內視,同理心,及精神健康的半圓 04

Introspection, Empathy, and the Semi-Circle of Mental Health. (1982)
Int. J. Psycho-Anal., 63:395-407 (IJP)
Introspection, Empathy, and the Semi-Circle of Mental Health
Heinz Kohut



But now, after sharing with you this personal information about the triggers that prompted me to embark on an inquiry into experience-distant theory, I will attempt to enumerate those factors that justified the 1959 examination on substantial, intrinsically scientific grounds. I am using the word ‘substantial’ advisedly, because I would like to do what I can to prevent having my 1959 thoughts brushed aside, whether in ridicule or with respect, as being the unnourishing fruit of pedantry or purism (see Kohut, 1980, pp. 477f).


Thus, had it been only for the fact that I felt that Alexander’s psycho-biology and Alexander’s and Hartmann’s socio-psychology had introduced concepts into the framework of analysis which, belonging to a different world of scientific discourse, were foreign bodies there and could not be accommodated, I would still have been inclined to welcome these, in and of themselves, valuable and impressive contributions to science. I would not have felt the need to outline the operationally-determined borders of psychoanalysis and thus to define the essence of this science.


If it were not the need for theoretical exactitude and harmony, what was it that in fact impelled me to set out in 1959 on this excursion into epistemology? And what sustained my interest in pursuing my goal, however subordinated to other tasks, since then (see Kohut, 1977, Chapter 7) ? I have no doubt that it was the fact that this unacknowledged shift in the quintessentially significant basic stance of the analyst had led not only to changes in theory but also and this is the substantial issue for me to a covertly proceeding, gradually increasing distortion of the analyst’s perceptions in his function as a researcher in the applied field and, most importantly, in his therapeutic function as a professional practitioner.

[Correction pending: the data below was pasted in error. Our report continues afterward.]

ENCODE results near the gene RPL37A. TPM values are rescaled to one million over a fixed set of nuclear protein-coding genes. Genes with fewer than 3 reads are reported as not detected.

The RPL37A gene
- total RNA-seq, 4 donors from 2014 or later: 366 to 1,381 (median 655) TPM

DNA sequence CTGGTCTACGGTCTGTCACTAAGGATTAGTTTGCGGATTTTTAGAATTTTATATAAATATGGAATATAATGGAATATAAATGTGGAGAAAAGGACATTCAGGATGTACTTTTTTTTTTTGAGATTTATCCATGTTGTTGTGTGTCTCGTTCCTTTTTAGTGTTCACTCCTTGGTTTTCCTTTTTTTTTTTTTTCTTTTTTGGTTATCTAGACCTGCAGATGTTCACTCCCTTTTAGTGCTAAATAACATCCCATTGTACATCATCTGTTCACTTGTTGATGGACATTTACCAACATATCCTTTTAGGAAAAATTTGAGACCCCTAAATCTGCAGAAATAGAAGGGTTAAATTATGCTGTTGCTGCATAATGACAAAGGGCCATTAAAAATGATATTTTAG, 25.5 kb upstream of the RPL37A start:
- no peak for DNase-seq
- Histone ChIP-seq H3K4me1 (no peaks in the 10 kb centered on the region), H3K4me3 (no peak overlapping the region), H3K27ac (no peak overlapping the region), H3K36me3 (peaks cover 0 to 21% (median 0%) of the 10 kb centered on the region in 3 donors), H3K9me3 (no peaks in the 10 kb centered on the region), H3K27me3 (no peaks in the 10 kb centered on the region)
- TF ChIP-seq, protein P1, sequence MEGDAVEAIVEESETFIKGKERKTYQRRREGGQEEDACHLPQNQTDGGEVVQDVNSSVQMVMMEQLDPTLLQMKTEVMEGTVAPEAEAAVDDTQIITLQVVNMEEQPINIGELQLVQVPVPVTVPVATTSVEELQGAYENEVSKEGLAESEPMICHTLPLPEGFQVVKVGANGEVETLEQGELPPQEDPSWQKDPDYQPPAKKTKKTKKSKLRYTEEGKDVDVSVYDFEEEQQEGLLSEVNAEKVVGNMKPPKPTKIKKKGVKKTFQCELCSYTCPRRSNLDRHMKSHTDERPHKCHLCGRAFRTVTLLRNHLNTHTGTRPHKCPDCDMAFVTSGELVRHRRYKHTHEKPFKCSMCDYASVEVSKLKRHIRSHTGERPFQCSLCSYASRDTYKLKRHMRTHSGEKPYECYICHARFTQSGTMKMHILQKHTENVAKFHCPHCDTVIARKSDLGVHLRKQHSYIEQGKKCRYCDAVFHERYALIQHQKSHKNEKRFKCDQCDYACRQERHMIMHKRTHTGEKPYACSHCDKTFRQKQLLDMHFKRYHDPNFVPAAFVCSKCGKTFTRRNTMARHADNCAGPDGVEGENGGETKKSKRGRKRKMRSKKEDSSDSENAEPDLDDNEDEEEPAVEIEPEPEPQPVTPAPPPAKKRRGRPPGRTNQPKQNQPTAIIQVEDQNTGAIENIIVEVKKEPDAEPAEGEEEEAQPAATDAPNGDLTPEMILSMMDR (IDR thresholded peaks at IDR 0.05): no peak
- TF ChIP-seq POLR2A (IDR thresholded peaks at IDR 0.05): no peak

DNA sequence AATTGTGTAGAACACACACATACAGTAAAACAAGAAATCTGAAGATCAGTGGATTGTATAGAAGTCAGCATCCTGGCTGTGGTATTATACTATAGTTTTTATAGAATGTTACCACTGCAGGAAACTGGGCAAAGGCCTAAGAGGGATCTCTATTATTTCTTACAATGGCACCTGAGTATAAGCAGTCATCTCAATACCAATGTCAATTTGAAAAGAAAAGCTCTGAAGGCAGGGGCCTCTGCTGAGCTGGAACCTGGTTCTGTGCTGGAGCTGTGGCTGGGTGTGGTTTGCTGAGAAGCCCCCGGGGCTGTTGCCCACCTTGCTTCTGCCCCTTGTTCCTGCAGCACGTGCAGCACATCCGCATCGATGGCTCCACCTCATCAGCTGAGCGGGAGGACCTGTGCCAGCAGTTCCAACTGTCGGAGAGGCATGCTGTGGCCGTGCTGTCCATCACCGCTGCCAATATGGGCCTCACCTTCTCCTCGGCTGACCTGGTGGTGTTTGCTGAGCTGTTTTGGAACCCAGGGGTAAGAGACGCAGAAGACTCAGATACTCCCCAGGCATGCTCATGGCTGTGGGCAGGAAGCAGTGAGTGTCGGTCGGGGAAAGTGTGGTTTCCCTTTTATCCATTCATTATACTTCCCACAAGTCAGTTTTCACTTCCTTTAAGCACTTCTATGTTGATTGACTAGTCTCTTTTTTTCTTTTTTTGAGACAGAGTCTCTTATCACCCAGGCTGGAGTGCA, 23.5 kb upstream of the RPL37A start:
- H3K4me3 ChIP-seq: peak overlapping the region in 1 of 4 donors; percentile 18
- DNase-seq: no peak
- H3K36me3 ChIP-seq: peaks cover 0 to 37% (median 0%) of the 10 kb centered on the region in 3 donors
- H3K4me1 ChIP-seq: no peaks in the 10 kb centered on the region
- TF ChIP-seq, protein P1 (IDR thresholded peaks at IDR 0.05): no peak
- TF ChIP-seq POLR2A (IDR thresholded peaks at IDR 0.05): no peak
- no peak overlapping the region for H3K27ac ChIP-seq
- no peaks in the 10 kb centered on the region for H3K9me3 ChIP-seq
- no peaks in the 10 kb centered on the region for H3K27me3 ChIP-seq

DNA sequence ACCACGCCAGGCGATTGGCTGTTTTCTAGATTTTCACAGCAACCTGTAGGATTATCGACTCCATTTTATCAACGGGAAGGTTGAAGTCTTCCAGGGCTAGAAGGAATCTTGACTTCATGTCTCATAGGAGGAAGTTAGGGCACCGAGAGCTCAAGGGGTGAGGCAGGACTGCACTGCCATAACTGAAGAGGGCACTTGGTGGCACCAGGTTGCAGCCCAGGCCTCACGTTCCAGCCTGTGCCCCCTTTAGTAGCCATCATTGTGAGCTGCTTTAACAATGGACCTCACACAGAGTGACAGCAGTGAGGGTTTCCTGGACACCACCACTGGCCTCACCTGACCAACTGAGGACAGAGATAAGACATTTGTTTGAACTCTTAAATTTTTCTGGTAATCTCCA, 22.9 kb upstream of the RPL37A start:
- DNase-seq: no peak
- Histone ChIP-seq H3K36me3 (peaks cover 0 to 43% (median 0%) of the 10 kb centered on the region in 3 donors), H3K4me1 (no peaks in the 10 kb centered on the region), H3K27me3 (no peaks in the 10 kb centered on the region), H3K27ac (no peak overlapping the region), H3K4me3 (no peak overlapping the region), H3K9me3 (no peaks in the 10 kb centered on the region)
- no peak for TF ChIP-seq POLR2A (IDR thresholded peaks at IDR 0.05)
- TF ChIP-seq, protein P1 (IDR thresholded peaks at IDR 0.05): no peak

Leaving aside for this occasion the by no means second-in-importance responsibility of the psychoanalyst vis-a-vis such fields as literary criticism, medicine, anthropology, sociology, and, par excellence, political science and history, I will turn directly to the prevalent task of the analyst: the therapeutic analysis. How have the aforementioned foreign bodies in depth psychology the biologically understood concept of ‘drive’, the socio-psychologically understood concepts of ‘dependence’ and ‘adaptation’ led, as I think they did, to the decisive shift of the essence of analysis, to an alteration of the analyst’s basic stance that is more significant in the long run than external threats, such as that via its absorption by psychiatry, which are openly faced and resisted?

為了這個場合,我擱置精神分析師決非是此要的責任,那就是要面對這些領域,諸如文學批評,醫藥,人類學,社會學,尤其重要的,政治科學與歷史。我將直接轉向精神分析師最為盛行的工作:治療的精神分析。在深度心理學,以上所提的外來的身體,諸如,「欲望驅力」的觀念,從生物立場來瞭解,「依賴」及「適應」的觀念,從社會-心理學的立場來瞭解,依照我對於它們的實際看法,它們會導致精神分析學本質的決定性改變,導致精神分析師基本的態度的改變。這種改變最後將是比外在的威脅更加重要嗎?例如,公開被面對及阻抗的外在威脅 :精神分析學被併入精神病學。